All of the participants in the study were non-smokers or had quit at least one year earlier. While 40 of them were healthy, 39 participants had heart disease and 40 had a breathing disorder known as chronic obstructive pulmonary disease (COPD).

Participants were randomly assigned first to do a walk in Hyde Park or on Oxford Street, then three to eight weeks later they were asked to do the other walk.

The detrimental effects of walking near traffic were most pronounced in people with COPD. These participants reported more symptoms like cough, shortness of breath and breathing after the walk on Oxford Street than in Hyde Park, and they also experienced increased arterial stiffness.

For people with heart disease, however, medication mattered. Among these participants, people only experienced increased stiffening of the arteries on Oxford Street if they weren’t taking medication to control their disease.

Based on air quality tests during each walk, it appeared that the harmful effects of walking on Oxford Street were associated with higher exposure to two byproducts of traffic exhaust: black carbon soot and ultrafine particles in the air known as PM 2.5.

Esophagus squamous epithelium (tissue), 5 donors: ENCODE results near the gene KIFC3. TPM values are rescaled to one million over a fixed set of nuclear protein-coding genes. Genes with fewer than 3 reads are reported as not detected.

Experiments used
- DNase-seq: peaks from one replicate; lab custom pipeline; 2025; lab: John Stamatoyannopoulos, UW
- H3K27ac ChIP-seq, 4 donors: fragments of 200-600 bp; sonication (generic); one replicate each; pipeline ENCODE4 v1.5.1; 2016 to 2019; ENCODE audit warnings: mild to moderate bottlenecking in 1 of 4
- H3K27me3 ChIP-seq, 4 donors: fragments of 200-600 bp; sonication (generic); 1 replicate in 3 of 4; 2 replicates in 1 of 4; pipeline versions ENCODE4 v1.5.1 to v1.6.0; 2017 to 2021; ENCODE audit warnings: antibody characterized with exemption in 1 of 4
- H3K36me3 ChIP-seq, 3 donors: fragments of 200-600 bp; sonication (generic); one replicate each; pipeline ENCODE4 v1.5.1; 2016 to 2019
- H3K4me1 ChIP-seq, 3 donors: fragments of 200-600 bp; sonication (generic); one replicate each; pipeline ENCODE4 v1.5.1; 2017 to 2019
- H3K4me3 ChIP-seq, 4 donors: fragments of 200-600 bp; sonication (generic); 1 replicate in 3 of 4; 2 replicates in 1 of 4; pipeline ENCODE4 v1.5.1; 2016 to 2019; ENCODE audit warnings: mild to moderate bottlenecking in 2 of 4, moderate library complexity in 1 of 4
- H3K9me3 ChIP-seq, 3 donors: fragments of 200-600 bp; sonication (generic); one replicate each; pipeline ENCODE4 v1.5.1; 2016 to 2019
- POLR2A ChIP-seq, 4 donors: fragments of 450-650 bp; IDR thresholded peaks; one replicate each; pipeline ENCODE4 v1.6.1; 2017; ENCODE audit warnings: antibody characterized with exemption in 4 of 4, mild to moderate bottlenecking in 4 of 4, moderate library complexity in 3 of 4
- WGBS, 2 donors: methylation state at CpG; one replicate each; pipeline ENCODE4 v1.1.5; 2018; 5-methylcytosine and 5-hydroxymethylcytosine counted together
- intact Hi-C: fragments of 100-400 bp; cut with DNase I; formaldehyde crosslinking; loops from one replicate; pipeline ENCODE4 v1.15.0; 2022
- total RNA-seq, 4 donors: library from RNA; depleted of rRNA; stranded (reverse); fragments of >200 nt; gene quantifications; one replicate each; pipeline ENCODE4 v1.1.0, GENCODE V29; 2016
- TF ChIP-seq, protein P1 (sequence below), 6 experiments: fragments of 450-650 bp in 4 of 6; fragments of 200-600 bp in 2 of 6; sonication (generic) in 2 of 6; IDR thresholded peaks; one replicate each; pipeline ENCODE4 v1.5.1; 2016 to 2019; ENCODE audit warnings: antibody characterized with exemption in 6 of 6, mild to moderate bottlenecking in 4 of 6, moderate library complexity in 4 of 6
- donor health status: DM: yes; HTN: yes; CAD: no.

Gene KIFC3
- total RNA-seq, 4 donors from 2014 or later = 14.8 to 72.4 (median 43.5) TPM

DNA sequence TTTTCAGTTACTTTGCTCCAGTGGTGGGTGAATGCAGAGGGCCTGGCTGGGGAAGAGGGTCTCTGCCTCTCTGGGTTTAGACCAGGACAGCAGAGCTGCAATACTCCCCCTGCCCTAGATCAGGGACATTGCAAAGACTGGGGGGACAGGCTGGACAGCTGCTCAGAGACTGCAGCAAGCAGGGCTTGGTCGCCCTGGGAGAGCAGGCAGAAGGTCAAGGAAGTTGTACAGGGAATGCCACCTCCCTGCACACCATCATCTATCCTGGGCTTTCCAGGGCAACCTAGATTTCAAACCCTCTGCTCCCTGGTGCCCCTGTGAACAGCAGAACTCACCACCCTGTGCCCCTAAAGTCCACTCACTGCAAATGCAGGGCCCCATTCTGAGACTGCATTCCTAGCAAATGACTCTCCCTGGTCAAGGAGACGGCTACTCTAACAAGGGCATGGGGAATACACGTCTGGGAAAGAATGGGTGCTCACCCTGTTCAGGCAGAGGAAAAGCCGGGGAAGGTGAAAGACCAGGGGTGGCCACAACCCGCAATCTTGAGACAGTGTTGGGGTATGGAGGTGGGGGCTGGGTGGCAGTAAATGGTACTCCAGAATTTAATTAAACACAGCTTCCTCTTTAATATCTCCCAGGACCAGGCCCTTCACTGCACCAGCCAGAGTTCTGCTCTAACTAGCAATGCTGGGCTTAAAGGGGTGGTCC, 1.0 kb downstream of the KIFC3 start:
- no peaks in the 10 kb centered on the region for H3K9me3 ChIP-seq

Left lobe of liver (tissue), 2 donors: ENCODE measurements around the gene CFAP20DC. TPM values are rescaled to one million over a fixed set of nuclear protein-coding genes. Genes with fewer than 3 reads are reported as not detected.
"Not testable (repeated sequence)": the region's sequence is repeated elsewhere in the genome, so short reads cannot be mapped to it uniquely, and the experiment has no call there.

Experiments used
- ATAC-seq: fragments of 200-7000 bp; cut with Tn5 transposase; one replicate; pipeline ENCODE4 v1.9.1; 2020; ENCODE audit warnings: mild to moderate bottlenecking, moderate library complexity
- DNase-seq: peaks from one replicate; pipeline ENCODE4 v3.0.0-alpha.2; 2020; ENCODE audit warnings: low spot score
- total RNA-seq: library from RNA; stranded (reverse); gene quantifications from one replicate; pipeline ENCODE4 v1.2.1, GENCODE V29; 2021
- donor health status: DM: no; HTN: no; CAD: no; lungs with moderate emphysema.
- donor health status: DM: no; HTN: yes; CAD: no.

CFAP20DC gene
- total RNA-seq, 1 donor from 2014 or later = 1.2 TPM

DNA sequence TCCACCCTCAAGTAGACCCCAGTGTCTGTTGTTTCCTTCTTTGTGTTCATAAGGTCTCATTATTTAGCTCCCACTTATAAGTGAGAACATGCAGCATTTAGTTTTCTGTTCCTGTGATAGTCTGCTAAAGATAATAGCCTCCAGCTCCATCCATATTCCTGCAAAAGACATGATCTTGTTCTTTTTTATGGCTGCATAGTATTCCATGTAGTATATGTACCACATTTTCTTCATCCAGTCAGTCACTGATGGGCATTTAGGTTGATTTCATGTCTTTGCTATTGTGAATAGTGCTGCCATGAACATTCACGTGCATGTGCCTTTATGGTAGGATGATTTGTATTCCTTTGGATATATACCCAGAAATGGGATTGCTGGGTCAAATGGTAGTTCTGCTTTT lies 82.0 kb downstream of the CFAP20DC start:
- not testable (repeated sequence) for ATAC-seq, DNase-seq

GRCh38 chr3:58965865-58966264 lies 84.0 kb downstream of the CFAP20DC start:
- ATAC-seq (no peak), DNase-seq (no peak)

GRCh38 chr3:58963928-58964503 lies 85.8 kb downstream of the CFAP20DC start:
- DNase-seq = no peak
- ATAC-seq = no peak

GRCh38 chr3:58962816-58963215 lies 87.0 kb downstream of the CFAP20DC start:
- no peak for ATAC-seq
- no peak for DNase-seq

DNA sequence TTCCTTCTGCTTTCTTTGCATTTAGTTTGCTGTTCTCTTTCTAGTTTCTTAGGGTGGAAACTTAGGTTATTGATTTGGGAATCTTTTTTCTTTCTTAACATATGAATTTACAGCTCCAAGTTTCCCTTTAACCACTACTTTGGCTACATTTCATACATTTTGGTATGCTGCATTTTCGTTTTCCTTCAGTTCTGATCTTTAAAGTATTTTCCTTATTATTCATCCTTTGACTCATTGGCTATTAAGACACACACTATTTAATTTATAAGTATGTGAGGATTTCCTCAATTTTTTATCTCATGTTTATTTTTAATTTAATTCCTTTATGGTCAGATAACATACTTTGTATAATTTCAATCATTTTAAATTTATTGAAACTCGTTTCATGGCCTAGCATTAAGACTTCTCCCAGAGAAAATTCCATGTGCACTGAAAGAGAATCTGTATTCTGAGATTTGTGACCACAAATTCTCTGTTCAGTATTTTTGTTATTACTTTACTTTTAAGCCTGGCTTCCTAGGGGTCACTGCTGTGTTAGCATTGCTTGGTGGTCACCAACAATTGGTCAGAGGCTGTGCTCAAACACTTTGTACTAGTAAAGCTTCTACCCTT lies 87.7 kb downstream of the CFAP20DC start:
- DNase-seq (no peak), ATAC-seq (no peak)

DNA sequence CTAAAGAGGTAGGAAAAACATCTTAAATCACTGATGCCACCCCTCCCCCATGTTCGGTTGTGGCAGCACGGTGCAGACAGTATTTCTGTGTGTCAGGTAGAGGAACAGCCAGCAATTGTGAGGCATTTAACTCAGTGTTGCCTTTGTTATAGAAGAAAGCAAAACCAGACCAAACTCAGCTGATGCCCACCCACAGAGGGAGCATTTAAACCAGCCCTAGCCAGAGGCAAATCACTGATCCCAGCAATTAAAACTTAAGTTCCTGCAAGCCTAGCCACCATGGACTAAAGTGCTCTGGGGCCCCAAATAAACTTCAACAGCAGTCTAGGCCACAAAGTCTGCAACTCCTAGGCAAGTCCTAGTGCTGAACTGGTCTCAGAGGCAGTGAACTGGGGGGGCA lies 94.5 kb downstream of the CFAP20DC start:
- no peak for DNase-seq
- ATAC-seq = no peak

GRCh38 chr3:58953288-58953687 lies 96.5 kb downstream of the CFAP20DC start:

One limitation of the study is that it lacked a control group of people who spent time on Oxford Street or in Hyde Park without exercising, which makes it impossible to prove how much the physical activity contributed to any changes in lung capacity or arterial stiffness, the authors note.

Even so, the study adds to the evidence that the location of exercise matter, said Dr. Dr. George Thurston, author of an accompanying editorial and director of the Program in Human Exposures and Health Effects at New York University School of Medicine.

“Given that the elimination of fossil fuel burning will not happen immediately, the public, and especially people who are most susceptible should avoid exercising near roadways with heavy traffic of diesel vehicles,” Thurston said by email.

SOURCES: bit.ly/2pcgYRR and bit.ly/2kAal6V The Lancet, online December 5, 2017.

Iraqis defy tear gas, upcoming curfew as protests stretch on

Robie de Guzman   •   October 29, 2019

 Iraqi protesters react after police fired tear gas at them during a protest at al-Tahrir square, central Baghdad, Iraq, 28 October 2019. EPA-EFE/MURTAJA LATEEF

Thousands of people in Baghdad continued their protests at Tahrir Square in central Baghdad on Monday (October 28), defying a curfew scheduled to be imposed from midnight until 6am (2100GMT to 0300 GMT).